Research shows that exercise, and even vigorous training, are safe for you throughout pregnancy. So go ahead, exhale.
Not only is a fitness practice safe, but also it will improve your health during and after pregnancy. Even better, research shows that your fitness routine or training is both safe and healthy for your growing baby. Here’s your next one-liner comeback for the doubters: “Fit mama, fit baby.” Let those words help guide your 40 weeks, not to mention the postpartum family life you’re going to build.
The research on the effects of exercise on fetal development has kept pace with studies of the impact of exercise on women’s bodies during pregnancy, and results show that your activity brings benefit to the baby in utero. Babies of women who were active during pregnancy tend to be leaner at birth and exhibit somewhat better neurobehavioral maturation. These babies also have lower rates of long-term weight issues at age 5 as well as slightly higher brain function during childhood.
From early pregnancy through the third trimester, a fetus can tolerate your exercise very well because a woman’s body adapts to pregnancy in a way that regulates the impact of her activity on the growing baby. For instance, your body has an improved ability to regulate your core body temperature by cooling itself through sweat and heat dispensation from your skin. Similarly, fetal heart rate can increase when you exercise, but it returns to normal after you finish working out. This and other fetal responses to your activity are temporary and have no permanent effects on the baby’s development. Regular and sustained workouts can increase the placenta’s volume in early and mid-pregnancy but have no adverse effects on any pregnancy outcomes.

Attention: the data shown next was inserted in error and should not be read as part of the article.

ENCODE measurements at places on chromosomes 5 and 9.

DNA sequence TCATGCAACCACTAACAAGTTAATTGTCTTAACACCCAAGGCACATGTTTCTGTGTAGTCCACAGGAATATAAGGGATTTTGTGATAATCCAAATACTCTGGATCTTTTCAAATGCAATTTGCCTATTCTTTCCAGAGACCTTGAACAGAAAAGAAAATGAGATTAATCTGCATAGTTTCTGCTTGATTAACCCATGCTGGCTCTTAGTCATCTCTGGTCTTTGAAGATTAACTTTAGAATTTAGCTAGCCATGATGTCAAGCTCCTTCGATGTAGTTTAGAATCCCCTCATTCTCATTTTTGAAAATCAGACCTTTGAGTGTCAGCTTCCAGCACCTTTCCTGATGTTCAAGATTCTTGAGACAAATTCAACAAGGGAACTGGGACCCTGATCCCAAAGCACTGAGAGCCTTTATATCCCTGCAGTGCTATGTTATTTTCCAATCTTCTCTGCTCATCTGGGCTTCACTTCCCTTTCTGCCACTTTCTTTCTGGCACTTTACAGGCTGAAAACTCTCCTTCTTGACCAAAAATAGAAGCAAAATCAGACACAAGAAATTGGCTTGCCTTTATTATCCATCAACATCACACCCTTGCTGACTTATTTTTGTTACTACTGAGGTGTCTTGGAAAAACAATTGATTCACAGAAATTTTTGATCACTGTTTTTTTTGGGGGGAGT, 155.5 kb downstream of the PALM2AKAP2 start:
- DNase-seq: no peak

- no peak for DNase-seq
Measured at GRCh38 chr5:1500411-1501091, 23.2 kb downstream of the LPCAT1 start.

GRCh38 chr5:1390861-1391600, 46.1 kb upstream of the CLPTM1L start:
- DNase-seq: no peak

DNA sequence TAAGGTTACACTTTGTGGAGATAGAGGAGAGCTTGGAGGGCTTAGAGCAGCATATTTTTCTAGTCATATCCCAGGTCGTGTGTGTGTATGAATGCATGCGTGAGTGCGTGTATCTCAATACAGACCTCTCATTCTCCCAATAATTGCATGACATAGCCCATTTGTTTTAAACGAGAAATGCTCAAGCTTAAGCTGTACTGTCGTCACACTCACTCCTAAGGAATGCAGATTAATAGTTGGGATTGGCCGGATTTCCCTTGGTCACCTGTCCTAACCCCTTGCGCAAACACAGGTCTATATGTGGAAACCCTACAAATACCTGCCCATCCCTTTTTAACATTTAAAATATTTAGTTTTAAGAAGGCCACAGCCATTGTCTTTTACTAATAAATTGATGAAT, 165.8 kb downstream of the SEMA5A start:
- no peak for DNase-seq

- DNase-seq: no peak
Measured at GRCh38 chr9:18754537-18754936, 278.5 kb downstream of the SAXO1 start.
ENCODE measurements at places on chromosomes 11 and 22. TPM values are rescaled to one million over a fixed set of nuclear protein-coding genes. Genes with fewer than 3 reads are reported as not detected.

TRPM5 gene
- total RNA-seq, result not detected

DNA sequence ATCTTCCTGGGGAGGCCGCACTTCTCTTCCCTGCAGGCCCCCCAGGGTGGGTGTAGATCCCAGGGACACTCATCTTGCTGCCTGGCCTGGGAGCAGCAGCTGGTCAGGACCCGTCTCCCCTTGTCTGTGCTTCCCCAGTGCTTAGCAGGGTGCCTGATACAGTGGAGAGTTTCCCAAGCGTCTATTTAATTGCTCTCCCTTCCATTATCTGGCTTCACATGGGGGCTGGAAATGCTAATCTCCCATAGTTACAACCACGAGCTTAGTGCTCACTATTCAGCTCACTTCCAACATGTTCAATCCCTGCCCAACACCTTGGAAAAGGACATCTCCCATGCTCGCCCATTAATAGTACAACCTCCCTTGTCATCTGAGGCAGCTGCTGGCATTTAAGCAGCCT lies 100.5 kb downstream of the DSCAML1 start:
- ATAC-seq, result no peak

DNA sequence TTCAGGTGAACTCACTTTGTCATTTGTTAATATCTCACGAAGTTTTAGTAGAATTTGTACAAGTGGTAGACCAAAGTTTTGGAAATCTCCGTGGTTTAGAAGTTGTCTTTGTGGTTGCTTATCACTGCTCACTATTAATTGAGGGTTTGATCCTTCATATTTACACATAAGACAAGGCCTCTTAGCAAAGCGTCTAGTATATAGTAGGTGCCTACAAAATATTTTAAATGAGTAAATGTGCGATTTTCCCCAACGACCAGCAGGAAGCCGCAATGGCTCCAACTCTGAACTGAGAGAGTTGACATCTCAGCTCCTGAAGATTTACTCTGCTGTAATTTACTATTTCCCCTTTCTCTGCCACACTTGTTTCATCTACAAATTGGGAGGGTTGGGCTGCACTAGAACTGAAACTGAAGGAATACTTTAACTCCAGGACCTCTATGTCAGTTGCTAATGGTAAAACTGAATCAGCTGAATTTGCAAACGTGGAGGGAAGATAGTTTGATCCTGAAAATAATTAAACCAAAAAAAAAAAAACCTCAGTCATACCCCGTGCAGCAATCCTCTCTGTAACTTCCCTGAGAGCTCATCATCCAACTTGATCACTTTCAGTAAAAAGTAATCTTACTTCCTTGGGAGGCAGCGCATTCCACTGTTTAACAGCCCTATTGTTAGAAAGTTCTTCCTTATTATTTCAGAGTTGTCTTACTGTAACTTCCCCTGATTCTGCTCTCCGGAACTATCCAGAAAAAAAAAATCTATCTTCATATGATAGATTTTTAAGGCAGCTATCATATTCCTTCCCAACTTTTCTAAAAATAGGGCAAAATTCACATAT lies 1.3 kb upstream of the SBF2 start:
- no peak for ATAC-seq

What about intensity? Well, maintaining a fantastically sweaty and vigorous level of exercise does not carry any negative health consequences for your growing baby, either, as long as that level of exercise is familiar to you and your body. There are no significant differences in the fetal heart rate (FHR), Doppler health, birth weight, and Apgar scores among babies of vigorous versus moderate exercisers.
The upshot is that training is good for your pregnancy health, and it actually benefits your baby as well. The base you’re building for a fit pregnancy is achieved by the concept of wellness: doing what feels good to the body for the sake of mom-baby health. It’s safe and healthy to train and work out, but scale it back if you experience any of the adverse symptoms listed earlier or if you feel depleted and stressed by it to the point that it fails to enhance your general wellness. As athletes, we feel empowered by our agency over our bodies in the world, and pregnancy is no time to lose that self-possession.
Please consult your doctor before embarking on an exercise program during pregnancy.
Fit & Healthy Pregnancy dispels generations of old wives’ tales about exercise and pregnancy. Exercise during pregnancy isn’t just safe, it’s healthy for you and your baby. This modern, comprehensive guide shows active women how to stay strong and in shape before, during, and after pregnancy.